What Really Causes Speciation?

I am still impressed with New Scientist. Since I now subscribe to Scientific American also, I can compare the two. Scientific American has more flash, but New Scientist has more substance. The article Accidental origins: Where species come from is a case in point. This is leading edge stuff, and is still not acceptable to many scientists.

This update to evolutionary theory is proposed by Mark Pagel, an evolutionary biologist at the University of Reading, UK.

The unexamined view that most people have of speciation is this gradual accumulation by natural selection of a whole lot of changes, until you get a group of individuals that can no longer mate with their old population.

But is this true? There was no way to really tell, because there had not been enough evolutionary trees to examine. But the recent explosion in DNA research had changed that – and he decided to apply some standard statistical analysis to these trees. The results were surprising: 78% of species originated because of single accidental events.

All kinds of rare events could trigger the accident of speciation. Not just physical isolation and major genetic changes, but environmental, genetic and psychological incidents. The uplift of a mountain range that split a species in two could do it. So too could a mutation that made fish breed in surface waters instead of near the bottom, or a change in preference among female lizards for mates with blue spots rather than red ones.

The key point emerging from the statistical evidence, Pagel stresses, is that the trigger for speciation must be some single, sharp kick of fate that is, in an evolutionary sense, unpredictable.

Most American Scientists aren’t buying it – and after having been around of few of them, I am not surprised. But he seems on solid ground to me.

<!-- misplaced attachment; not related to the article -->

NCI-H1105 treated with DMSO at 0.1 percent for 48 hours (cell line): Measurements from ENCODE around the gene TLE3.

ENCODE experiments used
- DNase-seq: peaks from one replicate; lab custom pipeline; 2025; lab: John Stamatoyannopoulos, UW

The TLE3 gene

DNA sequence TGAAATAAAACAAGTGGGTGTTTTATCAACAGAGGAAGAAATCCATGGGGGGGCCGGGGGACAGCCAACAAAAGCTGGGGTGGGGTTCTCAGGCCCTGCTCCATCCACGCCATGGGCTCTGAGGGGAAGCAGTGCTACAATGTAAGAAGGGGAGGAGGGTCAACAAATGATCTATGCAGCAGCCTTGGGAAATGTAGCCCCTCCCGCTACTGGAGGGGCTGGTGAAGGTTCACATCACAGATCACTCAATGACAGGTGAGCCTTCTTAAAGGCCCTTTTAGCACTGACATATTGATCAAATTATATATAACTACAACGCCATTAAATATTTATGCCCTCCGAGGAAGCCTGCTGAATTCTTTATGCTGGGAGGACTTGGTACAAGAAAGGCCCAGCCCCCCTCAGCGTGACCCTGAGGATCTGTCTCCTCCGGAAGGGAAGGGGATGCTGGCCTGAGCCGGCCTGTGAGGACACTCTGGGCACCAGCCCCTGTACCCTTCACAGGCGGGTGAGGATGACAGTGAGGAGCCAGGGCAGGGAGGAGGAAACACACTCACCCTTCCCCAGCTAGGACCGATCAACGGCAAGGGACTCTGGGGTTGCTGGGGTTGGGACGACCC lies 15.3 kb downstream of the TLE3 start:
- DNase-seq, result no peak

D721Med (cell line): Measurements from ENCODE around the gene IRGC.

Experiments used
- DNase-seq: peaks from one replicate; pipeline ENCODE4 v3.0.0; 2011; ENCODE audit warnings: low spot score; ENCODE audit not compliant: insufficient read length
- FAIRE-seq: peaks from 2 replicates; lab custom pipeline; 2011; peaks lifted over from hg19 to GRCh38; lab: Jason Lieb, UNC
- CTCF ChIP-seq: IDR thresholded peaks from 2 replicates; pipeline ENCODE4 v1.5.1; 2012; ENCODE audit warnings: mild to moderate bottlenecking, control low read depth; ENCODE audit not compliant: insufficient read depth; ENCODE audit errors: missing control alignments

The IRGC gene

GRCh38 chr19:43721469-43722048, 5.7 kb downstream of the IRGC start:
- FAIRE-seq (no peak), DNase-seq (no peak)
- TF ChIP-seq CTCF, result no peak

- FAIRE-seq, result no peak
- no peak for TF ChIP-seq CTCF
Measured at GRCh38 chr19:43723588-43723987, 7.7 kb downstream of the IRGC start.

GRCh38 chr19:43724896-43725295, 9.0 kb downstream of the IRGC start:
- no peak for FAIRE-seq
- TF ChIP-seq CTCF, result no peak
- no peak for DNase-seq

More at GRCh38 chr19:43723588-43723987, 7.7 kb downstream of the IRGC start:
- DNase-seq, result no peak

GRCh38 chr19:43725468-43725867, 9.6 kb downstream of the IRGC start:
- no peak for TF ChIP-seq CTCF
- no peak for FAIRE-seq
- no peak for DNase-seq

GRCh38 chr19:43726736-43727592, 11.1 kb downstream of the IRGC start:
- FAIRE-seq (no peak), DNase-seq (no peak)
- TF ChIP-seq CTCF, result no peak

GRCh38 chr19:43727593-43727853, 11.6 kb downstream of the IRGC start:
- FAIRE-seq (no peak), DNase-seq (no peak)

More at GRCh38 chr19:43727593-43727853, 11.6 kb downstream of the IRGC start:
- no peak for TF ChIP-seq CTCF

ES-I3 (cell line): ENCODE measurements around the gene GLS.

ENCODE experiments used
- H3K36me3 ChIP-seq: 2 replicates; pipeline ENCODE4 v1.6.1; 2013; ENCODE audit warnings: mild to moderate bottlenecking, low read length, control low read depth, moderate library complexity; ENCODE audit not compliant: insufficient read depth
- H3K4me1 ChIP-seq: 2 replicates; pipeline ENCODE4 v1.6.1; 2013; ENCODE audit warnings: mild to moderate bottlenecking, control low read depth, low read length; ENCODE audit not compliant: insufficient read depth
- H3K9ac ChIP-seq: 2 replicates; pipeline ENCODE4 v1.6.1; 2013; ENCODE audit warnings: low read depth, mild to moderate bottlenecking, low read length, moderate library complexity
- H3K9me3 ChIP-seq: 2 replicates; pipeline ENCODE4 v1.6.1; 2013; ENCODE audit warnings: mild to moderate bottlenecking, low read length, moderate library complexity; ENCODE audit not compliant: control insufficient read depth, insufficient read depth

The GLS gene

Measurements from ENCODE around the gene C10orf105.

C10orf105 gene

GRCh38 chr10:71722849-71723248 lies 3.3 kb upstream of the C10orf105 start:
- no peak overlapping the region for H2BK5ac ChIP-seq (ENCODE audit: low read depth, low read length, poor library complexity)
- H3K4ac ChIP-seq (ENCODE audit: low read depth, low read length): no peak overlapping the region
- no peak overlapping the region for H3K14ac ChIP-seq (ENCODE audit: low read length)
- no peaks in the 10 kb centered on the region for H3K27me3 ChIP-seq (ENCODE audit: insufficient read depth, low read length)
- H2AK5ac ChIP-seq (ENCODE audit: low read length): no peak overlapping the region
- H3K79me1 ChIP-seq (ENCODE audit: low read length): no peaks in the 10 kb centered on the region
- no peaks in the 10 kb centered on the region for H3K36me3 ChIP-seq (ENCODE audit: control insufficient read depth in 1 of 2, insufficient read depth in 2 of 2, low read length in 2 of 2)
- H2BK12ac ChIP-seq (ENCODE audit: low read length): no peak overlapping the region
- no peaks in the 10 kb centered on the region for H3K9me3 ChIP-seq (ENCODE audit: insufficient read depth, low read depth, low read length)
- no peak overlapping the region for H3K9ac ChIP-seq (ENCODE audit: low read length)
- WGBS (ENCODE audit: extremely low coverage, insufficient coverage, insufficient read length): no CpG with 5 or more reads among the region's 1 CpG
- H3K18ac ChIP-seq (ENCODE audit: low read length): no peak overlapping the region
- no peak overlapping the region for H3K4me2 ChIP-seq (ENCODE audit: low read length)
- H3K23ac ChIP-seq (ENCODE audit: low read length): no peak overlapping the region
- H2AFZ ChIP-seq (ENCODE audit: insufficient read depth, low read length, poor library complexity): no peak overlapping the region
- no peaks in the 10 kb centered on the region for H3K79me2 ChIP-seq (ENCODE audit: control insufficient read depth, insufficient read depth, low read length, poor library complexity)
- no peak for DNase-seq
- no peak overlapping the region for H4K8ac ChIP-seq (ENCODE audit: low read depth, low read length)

What is a Tranche?

I have just found a great new source for definitions. I had just subscribed to the Merriam-Webster Unabridged Dictionary – for $5 a month. It is excellent for describing the derivation of words, and the spelling of them – something I am poor at. But this morning I wanted to look up tranche. Merriam-Webster wasn’t much help, is just says:

SLICESECTIONPORTIONspecifically : a portion or series of a bond issue to be distributed in a foreign country

By contrast, a Google define: tranche yields an abundance of hits, try it yourself. The one in Wikipedia is excellent. It gives an example:

  • A bank transfers risk in its loan portfolio by entering into a default swap with a “ring-fenced” SPV (“Special Purpose Vehicle”)
  • The SPV buys gilts (UK government bonds)
  • The SPV sells 4 tranches of credit linked notes with a waterfall structure whereby:
    • Tranche A absorbs the first 25% of losses on the portfolio
    • Tranche B absorbs the next 25% of losses
    • Tranche C the next 25%
    • Tranche D the final 25%
  • Tranches B, C and D are sold to outside investors
  • Tranche A is bought by the bank itself

Tranche is become a new buzz-word, used in all kinds of new situations because it is so fashionable – when the words in the original definition: slice, section, or portion are perfectly adequate. As the example shows it also covers up of a lot of skulduggery with a fancy new word.

Merriam-Webster does have a good definition for skulduggery. But it cannot describe how complicated finance has become, and how this caused the latest financial crisis – which is still not over. It may sink us yet – because we have not begun to understand it, or get it under control.

A new power complex is in control – something we refuse to look at.

Capitalism Began in Italy

With the Italian Renaissance, to be exact. This was the beginning of the modern world – not in the North, as I had previously assumed.

I am taking a course from the Teaching Company on the Italian Renaissance, something I have long been ignorant of. I had heard a lot about its art, who hasn’t, but knew nothing about the wealth that paid for it. At the time (the early 14th Century) Northern Europe was still ignorant and backward.

But Italy still remembered its classical past, and Humanism, one of the main strands of the Renaissance, was the process of rediscovering that past, and the ethics that had made the Roman Republic so powerful.

Italian bankers became the richest in Europe; they financed long-distance trade and the manufacture of woolen cloth, the best in Europe. Northern Italy had a legal system where contracts (written in Latin) could be written and enforced. It had stable coinage (the florin and ducat); and its coins were used all over Europe.  It had a securities market, where shares in public bonds were traded. And it even had periodic financial crises. All very modern.